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Sustainable Facilities

Maximizing Energy Efficiency and Conservation

When you visit SRJC’s Petaluma or Santa Rosa campuses and other college centers and sites, including the 365 acre Shone Farm near Forestville and the Public Safety Training Center in Windsor, SRJC’s park-like sites are more than beautiful; they are all operated and maintained with the deliberate planning, actions, and consciousness of faculty, staff, and students whose combined efforts ensure collegewide energy efficiency and conservation. See Administrative Services Facilities Planning “The Green Report”.

SRJC’s culture is not only “green” in orientation; SRJC’s entire facilities and maintenance operations and crews are organized to maximize efficiency and savings. The success of SRJC’s environmental program can be attributed to implementing effective action and an adherence to specific methods that maximize the College’s green sustainability consciousness and energy efficiency, which have significantly saved energy through the:

  • Implementation of a highly efficient Energy Management System
  • Reduced greenhouse gas emissions and other air pollutants through life-cycle cost-effective energy measures
  • Reduced use of fossil fuels in facilities through life cycle and cost-effective measures
  • Expanded use of renewable energy, such as passive solar, solar thermal, solar electric, wind, geothermal and biomass, and distributed generation technologies (fuel cells) in facilities and in activities through alternative energy projects and by purchasing electricity from renewable energy sources
  • Improvement of transportation efficiency to reduce petroleum consumption, improving fleet fuel efficiency, utilizing alternative fuel vehicles (AFVs) and alternative fuels
  • Reduction of water consumption and associated energy use in its facilities to conserve water
  • Incorporation of environmentally sensitive building and construction materials whenever possible in new construction projects and improvements to existing structures
  • Turning off of heat and air energy on the weekends throughout the year

Buildings

SRJC’s construction projects strive to reduce the environmental impact of college buildings while also creating spaces that are conducive to living, working, and learning.

Indoor Air Quality

Clean indoor air is an important component of green building. Our green cleaning program helps to maintain clean indoor air in SRJC facilities. We use many products with reduced or no volatile organic compounds, such as paint, furniture, and electronics.

Green Cleaning

Recognizing that many conventional cleaning chemicals contribute to health problems like asthma and even cancer, the College uses safer chemicals to improve indoor air quality, reduce sickness, and provide more conducive learning spaces. Our green cleaning program minimizes the amount of dirt entering buildings by using entryway mats and avoiding overuse of cleaning chemicals. Our staff is trained about safe chemical handling and cleaning practices so that they apply green cleaners and equipment.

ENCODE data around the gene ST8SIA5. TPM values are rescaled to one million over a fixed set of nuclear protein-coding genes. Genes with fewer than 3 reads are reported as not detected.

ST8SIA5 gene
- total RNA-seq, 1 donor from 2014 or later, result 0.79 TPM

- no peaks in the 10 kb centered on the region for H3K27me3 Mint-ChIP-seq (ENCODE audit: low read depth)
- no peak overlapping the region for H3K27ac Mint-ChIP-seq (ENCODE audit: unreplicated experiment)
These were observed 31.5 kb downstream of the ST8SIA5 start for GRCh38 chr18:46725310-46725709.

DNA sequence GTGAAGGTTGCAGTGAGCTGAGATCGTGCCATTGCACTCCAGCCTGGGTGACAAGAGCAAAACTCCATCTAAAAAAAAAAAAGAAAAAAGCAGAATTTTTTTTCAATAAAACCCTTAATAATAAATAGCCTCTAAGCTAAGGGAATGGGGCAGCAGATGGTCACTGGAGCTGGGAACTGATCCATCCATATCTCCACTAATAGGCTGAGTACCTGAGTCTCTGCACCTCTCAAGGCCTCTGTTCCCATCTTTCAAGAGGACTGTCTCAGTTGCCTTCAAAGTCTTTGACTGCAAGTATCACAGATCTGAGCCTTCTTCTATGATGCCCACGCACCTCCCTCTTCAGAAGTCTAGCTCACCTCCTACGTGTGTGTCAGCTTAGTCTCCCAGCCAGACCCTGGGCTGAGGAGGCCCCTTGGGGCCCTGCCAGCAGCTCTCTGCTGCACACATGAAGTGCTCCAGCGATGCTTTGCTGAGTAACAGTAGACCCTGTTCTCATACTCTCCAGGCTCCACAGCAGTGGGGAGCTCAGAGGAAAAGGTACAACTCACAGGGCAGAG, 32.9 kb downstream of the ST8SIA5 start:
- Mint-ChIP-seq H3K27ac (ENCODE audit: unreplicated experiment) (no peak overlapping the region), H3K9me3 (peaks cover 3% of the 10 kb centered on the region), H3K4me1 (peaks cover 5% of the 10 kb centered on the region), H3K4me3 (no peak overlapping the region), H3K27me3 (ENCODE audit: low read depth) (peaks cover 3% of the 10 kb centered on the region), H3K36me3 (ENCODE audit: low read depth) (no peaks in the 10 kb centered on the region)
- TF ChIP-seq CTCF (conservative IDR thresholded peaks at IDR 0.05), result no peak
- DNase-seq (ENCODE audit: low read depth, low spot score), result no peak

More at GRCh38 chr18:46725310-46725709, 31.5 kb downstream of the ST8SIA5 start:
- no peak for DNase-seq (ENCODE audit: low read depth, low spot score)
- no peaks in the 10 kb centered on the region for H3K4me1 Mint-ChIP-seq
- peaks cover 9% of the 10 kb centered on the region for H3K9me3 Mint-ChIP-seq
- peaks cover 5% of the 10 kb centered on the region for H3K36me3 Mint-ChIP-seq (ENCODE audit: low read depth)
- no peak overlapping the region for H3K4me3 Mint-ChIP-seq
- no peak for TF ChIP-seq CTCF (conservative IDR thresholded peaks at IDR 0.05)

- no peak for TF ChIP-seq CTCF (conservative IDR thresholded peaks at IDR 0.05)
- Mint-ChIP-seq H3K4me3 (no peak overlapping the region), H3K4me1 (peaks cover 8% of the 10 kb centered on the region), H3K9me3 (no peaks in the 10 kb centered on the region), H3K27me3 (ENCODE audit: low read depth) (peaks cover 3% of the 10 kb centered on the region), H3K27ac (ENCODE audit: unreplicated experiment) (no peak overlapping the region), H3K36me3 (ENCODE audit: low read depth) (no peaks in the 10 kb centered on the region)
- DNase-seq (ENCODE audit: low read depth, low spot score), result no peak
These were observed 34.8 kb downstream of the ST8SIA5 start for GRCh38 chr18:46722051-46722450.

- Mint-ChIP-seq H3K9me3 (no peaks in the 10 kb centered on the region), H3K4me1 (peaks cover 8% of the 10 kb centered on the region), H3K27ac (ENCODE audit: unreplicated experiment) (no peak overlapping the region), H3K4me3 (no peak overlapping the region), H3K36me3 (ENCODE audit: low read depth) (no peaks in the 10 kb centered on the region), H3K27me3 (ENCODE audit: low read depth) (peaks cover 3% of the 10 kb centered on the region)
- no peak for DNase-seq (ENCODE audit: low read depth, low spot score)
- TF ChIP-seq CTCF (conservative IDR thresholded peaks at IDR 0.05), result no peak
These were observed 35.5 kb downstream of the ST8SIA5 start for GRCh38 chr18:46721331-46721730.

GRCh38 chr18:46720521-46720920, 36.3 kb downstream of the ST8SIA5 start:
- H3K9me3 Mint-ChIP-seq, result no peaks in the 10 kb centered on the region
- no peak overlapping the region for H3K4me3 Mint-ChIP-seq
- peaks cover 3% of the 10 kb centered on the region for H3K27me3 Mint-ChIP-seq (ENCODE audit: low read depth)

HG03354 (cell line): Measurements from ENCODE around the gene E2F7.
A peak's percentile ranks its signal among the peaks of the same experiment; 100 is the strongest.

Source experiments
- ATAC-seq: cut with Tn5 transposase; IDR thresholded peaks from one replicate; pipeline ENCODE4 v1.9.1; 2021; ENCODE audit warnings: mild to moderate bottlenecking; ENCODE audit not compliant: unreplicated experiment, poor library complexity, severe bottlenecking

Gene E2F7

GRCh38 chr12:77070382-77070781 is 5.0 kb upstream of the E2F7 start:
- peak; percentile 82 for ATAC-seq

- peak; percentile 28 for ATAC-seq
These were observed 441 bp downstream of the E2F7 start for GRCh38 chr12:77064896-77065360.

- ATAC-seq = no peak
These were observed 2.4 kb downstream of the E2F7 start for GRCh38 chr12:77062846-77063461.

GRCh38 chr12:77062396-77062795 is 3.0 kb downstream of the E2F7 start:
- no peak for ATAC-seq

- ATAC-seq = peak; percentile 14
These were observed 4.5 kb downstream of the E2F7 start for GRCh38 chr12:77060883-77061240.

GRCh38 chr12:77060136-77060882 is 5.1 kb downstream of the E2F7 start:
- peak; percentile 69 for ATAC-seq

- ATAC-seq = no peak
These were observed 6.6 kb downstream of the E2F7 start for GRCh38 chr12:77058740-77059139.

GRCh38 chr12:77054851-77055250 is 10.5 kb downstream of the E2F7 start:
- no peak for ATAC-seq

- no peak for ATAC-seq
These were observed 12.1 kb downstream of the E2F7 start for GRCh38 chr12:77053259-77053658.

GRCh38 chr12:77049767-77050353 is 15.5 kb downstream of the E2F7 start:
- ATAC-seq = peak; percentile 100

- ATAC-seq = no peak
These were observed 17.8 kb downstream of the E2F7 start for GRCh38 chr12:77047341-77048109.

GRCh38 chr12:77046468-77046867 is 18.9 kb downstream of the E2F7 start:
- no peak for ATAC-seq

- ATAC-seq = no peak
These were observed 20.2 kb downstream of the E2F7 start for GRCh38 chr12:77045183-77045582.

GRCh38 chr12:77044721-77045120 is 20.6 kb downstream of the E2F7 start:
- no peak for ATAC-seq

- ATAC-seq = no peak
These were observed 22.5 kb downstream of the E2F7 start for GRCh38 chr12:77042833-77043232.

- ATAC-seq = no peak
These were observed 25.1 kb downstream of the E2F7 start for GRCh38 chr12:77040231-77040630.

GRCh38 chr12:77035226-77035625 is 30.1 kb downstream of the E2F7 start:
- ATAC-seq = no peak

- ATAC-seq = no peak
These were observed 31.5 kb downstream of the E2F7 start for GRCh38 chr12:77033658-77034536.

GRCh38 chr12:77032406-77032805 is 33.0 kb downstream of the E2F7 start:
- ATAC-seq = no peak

Propagating Native Oaks

Part of SRJC’s beauty is the spectacular grove of oak trees that inhabits the Santa Rosa Campus. To emphasize the importance and value of these great trees to the college community, SRJC established a program that propagates oaks seedlings from college properties and replants them, as needed. The oak trees are so important to SRJC that each student who graduates at the annual May commencement ceremony receives a live oak seedling as a symbol of SRJC’s continuing protection of its natural environment. See more about the Santa Rosa campus oaks.

College Sites Protect the Environment

College centers and sites have established numerous methods and projects that focus on protecting the local environment in unique ways. Several examples include:

  • SRJC’s 365-acre Shone Farm near Forestville offers an outdoor laboratory for students with grazing land, vineyards, forest, and a three-acre sustainable agriculture instructional farm with organic gardens where students learn all facets of environmentally conscious agriculture.
  • When an existing wetland area was threatened by site development, the college built a two-acre wetland pond environment at the Windsor Public Safety Training Center as a mitigating measure.
  • SRJC maintains and protects a 13-acre parcel on the west side of Santa Rosa at the old Naval Training Center that is entirely undeveloped and contains a large number of pristine and undisturbed native Valley Oaks.
  • SRJC’s roses have been a part of the college nearly since the College opens its doors. See more about the Santa Rosa Junior College rose collection.
  • The north boundary of the Petaluma Campus includes a creek called Capri Creek and wetland area that are being protected, lands that will continue to be protected as the campus doubles its capacity in the next several years

Recycling’s Broad Participation Key to Success

All SRJC sites are beautifully maintained year round by a dedicated crew of specialists who incorporate cutting edge systems to strengthen environmental care and also raise the consciousness of employees.